Whats My Price?
 

 

You can find articles like this in www.daximagazine.com

 

Business Services


The saying goes...’Your business is only as professional as the people & services you employ’.
What this means to most business owners is that choosing the right service providers for your business is key to it’s success. Unless you have a very large company that has a vast number of people working for it with departments for every area of your business you will need to source the skills & ‘know how’ of a professional in certain areas:


Accountancy
A good accountant is worth their weight in gold when it comes to the finite detail of tax & VAT systems, especially here in Cyprus where most legal accounting forms are written in Greek. A good accountant can do everything from compiling your accounts, calculating & submitting your social insurance & VAT to auditing & producing final accounts for submission to the tax office. They can also give you good advice on how to legally save money & minimise overheads.

Legal Services
Most businesses operating in Cyprus require a license of some sort. In the hospitality industry particularly there are various licences & due diligence to consider. A goo Lawyer will ensure that you are covered legally with all the appropriate legal requirements to professionally & legally run your business in it’s specific market.

Marketing
Employing the services of a good design & marketing company will help you create a professional identity & brand for your product or service. Your designer should also be able to provide you with ideas & marketing techniques to attract more potential customers/clients.

Technology
In this day & age it is expected that every serious, professional company will have a website which provides an insight into the products & services on offer. A good web designer can work with your existing brand to create a tailor made website which best promotes & reflects your company & its products & services.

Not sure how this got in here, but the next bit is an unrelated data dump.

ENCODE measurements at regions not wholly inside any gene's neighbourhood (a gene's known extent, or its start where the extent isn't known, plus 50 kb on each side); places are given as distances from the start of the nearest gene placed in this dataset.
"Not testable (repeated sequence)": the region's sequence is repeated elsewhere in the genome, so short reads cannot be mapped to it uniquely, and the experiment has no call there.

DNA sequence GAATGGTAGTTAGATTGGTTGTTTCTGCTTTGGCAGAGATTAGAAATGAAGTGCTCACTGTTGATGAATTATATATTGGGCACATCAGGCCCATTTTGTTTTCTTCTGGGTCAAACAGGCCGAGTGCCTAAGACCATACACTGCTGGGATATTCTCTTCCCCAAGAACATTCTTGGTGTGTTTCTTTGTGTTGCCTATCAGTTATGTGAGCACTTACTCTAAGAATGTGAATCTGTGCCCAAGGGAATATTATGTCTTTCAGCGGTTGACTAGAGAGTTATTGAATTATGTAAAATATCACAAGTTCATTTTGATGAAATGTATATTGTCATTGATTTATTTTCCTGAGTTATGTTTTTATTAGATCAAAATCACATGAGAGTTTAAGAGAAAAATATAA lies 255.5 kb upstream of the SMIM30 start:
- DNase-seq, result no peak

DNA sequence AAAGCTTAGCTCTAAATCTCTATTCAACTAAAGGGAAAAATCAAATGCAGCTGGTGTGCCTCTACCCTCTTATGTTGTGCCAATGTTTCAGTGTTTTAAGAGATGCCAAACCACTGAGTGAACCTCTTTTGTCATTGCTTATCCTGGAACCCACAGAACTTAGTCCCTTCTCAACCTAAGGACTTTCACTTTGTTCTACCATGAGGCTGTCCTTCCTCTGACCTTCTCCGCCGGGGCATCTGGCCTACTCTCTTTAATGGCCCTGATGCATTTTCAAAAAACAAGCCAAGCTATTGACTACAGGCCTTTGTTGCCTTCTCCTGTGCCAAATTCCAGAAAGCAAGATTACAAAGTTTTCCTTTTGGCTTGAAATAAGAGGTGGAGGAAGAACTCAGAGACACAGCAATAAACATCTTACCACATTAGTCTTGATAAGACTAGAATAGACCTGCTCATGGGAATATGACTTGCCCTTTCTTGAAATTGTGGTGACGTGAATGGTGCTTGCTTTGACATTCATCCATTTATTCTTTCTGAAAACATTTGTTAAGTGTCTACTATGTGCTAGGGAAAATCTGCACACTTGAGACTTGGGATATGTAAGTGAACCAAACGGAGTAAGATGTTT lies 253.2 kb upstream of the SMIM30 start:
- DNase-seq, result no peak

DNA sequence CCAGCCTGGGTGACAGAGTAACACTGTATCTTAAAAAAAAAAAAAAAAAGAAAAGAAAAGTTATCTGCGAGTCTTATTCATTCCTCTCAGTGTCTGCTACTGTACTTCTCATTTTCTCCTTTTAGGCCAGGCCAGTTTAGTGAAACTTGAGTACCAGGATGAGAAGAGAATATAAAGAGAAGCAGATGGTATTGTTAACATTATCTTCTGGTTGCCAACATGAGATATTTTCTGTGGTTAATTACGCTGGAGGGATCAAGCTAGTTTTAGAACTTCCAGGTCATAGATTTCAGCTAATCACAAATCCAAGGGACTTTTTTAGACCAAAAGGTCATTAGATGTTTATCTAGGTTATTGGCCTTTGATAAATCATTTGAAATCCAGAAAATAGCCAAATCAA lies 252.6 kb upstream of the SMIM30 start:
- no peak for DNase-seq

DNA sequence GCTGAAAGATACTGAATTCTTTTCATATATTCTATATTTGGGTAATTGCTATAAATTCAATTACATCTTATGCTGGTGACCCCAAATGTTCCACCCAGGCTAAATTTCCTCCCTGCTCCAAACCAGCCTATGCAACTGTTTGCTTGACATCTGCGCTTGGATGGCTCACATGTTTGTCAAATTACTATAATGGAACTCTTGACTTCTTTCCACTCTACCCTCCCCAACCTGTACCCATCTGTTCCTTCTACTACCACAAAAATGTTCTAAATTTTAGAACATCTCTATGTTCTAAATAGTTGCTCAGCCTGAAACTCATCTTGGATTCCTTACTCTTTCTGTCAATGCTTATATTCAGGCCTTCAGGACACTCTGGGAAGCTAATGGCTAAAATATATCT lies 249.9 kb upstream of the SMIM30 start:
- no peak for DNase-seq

In addition hosting social media sites & actively promoting your business using the internet is of great importance as is the right accounting & data management systems.

Training & Product Knowledge
A good company should know its products & services well. If your company has a large product range usually suppliers are happy to come in & train & educate your staff as to the products they supply & their features & benefits. Having good product knowledge is essential to generate repeat sales with customers. In addition many companies do not train their staff in core areas like sales, customer service or team management, they expect the people who work for them to ‘know’ how to represent the company in these areas. Leaving employee skills to chance based on reluctance to invest in training or based on employees previous jobs or experience is a risky business that could easily backfire. Remember your front line people (the people who have direct contact with the customer) give the first impression of your business. Employing an experienced, proven training company to teach core skills made bespoke to your business environment is one of the best investments you could ever make.

In Summary
The most important thing to consider is that you should remain focussed on what you are good at & the skills you bring to your product or service & let these experts focus on the things that they are best at. Together, with the right people in place you can have a winning combination which will have a dramatic & positive impact on your business.